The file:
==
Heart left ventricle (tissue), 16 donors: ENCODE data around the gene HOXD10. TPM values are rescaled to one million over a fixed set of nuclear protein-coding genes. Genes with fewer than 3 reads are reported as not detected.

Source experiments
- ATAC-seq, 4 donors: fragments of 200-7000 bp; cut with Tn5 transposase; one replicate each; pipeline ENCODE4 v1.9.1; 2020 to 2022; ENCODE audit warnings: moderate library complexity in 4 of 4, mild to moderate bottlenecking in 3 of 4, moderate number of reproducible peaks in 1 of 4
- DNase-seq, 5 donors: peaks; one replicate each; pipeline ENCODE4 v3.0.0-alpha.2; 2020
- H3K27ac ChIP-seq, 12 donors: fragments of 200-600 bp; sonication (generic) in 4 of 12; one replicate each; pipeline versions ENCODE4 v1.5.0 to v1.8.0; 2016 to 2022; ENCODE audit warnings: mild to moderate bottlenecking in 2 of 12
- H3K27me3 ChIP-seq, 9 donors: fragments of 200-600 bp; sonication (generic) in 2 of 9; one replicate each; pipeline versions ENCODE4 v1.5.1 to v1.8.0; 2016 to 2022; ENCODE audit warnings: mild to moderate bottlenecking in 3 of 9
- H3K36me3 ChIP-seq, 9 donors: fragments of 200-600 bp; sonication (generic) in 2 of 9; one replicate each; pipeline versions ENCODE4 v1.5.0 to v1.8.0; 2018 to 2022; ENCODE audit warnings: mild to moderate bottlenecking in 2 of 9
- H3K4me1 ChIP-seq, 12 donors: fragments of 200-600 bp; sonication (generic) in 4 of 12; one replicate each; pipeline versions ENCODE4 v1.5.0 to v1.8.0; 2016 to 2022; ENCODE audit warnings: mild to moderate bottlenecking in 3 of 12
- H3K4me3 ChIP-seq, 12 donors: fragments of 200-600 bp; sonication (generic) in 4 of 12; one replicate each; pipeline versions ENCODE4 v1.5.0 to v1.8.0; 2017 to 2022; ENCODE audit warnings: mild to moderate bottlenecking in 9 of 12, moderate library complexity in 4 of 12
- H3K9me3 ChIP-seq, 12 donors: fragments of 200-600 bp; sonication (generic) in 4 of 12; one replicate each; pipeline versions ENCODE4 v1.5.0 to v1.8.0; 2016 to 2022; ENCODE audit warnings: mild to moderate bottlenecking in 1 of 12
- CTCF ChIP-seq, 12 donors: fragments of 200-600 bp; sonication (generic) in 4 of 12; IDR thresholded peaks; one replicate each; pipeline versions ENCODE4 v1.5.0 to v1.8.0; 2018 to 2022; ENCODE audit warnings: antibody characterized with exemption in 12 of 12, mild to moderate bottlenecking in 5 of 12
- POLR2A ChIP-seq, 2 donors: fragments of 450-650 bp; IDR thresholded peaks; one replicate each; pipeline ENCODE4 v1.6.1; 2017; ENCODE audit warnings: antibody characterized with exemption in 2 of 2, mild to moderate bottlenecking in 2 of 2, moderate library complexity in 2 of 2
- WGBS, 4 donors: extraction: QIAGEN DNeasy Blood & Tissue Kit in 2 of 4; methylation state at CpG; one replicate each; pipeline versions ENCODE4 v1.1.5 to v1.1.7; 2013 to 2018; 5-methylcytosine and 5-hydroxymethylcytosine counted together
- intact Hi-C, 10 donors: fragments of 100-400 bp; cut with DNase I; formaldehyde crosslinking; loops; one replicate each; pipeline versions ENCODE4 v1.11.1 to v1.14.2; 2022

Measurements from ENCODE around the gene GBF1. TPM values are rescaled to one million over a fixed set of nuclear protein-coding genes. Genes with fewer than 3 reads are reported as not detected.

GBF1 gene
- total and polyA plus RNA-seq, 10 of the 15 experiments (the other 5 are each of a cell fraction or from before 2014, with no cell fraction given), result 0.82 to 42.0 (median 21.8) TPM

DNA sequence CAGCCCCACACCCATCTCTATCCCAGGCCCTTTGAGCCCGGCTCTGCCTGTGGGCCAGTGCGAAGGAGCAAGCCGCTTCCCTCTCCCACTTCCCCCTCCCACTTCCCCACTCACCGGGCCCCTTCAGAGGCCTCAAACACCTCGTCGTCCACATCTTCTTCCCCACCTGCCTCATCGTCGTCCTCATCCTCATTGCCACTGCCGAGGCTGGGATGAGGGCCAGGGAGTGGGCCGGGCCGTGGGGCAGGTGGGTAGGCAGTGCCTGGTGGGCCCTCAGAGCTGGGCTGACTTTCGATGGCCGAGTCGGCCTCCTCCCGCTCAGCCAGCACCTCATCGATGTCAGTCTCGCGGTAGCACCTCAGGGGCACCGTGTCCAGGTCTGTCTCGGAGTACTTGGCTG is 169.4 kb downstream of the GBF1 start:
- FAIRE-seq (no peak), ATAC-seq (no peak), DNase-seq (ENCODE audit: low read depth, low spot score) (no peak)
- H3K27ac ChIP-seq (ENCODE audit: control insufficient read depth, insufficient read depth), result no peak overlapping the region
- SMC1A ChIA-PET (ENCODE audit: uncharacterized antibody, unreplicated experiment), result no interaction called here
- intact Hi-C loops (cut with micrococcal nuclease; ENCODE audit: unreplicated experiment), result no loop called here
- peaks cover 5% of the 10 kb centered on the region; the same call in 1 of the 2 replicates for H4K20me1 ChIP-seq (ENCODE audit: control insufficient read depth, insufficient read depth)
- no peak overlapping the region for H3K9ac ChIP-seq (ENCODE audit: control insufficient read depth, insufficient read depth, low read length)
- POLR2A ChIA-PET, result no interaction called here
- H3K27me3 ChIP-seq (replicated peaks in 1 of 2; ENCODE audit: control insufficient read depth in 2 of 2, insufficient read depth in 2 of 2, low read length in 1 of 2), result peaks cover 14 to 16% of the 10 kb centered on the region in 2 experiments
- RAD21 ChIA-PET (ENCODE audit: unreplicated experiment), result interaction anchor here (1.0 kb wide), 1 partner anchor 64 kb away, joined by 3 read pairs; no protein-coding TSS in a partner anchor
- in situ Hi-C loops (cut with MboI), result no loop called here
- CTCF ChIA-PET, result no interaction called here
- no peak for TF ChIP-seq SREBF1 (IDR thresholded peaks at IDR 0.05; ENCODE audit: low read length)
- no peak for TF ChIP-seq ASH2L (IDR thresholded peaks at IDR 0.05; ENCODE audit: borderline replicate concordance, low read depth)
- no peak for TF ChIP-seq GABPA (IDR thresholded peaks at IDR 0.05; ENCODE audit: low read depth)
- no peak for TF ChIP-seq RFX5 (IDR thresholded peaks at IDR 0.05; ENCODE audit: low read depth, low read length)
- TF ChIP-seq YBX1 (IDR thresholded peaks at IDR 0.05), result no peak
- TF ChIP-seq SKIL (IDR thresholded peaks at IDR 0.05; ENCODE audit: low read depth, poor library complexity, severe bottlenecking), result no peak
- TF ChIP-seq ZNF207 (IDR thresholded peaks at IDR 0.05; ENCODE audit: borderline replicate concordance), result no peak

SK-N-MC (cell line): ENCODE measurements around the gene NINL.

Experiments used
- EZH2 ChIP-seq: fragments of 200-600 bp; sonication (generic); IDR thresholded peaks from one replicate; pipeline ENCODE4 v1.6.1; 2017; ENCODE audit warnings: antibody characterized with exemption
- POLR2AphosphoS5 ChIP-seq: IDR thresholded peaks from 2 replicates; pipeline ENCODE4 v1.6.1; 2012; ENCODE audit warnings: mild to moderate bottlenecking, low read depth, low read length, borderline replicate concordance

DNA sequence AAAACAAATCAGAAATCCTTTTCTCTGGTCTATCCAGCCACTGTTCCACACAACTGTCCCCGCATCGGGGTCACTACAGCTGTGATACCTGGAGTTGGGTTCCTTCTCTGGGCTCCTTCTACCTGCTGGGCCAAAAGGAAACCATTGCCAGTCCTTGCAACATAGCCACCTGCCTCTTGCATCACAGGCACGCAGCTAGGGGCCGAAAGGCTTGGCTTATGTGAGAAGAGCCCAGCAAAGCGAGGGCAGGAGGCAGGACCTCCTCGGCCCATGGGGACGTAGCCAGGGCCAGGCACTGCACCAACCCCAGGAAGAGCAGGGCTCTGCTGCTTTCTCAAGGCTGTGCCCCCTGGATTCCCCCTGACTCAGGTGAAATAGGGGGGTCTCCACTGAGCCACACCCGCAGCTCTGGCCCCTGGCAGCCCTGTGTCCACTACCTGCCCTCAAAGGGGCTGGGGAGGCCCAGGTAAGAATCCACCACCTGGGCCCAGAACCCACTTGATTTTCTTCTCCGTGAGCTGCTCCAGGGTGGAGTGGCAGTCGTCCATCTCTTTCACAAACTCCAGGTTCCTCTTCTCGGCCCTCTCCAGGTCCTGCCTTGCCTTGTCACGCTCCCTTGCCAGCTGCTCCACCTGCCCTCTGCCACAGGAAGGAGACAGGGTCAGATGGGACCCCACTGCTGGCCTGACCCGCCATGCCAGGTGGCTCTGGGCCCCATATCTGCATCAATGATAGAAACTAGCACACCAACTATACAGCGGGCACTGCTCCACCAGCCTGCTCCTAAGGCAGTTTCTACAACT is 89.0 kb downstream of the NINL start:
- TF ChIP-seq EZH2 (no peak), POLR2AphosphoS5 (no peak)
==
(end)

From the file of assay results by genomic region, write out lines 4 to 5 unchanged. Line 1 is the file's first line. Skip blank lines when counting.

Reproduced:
- DNase-seq, 5 donors: peaks; one replicate each; pipeline ENCODE4 v3.0.0-alpha.2; 2020
- H3K27ac ChIP-seq, 12 donors: fragments of 200-600 bp; sonication (generic) in 4 of 12; one replicate each; pipeline versions ENCODE4 v1.5.0 to v1.8.0; 2016 to 2022; ENCODE audit warnings: mild to moderate bottlenecking in 2 of 12